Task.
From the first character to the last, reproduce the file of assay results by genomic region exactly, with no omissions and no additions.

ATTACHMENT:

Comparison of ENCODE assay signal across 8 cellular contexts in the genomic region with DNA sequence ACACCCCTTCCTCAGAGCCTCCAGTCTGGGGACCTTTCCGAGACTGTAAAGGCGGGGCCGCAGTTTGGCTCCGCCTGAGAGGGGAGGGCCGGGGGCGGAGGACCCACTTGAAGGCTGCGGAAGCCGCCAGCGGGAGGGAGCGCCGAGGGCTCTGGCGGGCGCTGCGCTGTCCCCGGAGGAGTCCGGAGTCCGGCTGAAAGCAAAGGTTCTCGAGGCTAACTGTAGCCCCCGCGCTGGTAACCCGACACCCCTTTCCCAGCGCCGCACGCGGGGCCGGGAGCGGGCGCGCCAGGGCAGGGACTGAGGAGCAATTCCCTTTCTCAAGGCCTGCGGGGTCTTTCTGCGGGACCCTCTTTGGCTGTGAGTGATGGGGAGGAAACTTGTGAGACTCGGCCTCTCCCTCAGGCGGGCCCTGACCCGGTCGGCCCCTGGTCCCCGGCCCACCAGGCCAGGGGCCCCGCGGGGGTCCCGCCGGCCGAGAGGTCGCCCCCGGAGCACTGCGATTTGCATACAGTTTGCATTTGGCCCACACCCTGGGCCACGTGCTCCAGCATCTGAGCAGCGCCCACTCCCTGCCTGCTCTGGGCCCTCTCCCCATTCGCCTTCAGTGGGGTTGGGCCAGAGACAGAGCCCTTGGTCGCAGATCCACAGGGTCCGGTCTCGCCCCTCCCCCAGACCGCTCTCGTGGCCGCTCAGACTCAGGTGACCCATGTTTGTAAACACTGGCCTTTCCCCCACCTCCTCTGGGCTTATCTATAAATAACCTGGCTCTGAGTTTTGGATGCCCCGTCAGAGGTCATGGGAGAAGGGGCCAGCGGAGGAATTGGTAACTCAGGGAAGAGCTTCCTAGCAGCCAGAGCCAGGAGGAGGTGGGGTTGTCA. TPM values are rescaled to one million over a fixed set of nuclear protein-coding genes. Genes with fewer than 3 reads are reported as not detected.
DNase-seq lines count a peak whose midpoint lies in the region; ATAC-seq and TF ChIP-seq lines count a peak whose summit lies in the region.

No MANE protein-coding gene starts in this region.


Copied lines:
Comparison of ENCODE assay signal across 8 cellular contexts in the genomic region with DNA sequence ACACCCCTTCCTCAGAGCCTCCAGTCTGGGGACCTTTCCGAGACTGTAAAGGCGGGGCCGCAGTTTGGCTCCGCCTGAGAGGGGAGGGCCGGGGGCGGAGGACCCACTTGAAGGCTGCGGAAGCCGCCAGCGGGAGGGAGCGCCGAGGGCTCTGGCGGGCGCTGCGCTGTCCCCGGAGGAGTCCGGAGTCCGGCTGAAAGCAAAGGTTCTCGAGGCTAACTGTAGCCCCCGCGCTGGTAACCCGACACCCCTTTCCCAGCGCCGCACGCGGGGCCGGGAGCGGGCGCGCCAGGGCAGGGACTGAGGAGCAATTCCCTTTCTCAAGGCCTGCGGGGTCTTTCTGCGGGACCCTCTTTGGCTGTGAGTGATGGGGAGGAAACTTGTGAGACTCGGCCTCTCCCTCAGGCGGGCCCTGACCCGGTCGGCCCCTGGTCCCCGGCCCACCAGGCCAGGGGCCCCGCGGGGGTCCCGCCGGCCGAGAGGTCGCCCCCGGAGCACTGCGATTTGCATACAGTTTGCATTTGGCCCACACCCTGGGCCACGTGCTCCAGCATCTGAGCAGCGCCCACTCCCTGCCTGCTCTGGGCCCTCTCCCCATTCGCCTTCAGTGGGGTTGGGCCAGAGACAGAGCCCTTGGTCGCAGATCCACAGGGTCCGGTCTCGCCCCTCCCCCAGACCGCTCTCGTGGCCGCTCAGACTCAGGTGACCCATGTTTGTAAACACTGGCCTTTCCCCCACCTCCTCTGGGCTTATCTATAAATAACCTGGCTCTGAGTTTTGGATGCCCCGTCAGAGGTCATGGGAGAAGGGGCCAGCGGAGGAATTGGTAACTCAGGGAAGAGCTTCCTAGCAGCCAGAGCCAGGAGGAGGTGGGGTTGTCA. TPM values are rescaled to one million over a fixed set of nuclear protein-coding genes. Genes with fewer than 3 reads are reported as not detected.
DNase-seq lines count a peak whose midpoint lies in the region; ATAC-seq and TF ChIP-seq lines count a peak whose summit lies in the region.

No MANE protein-coding gene starts in this region.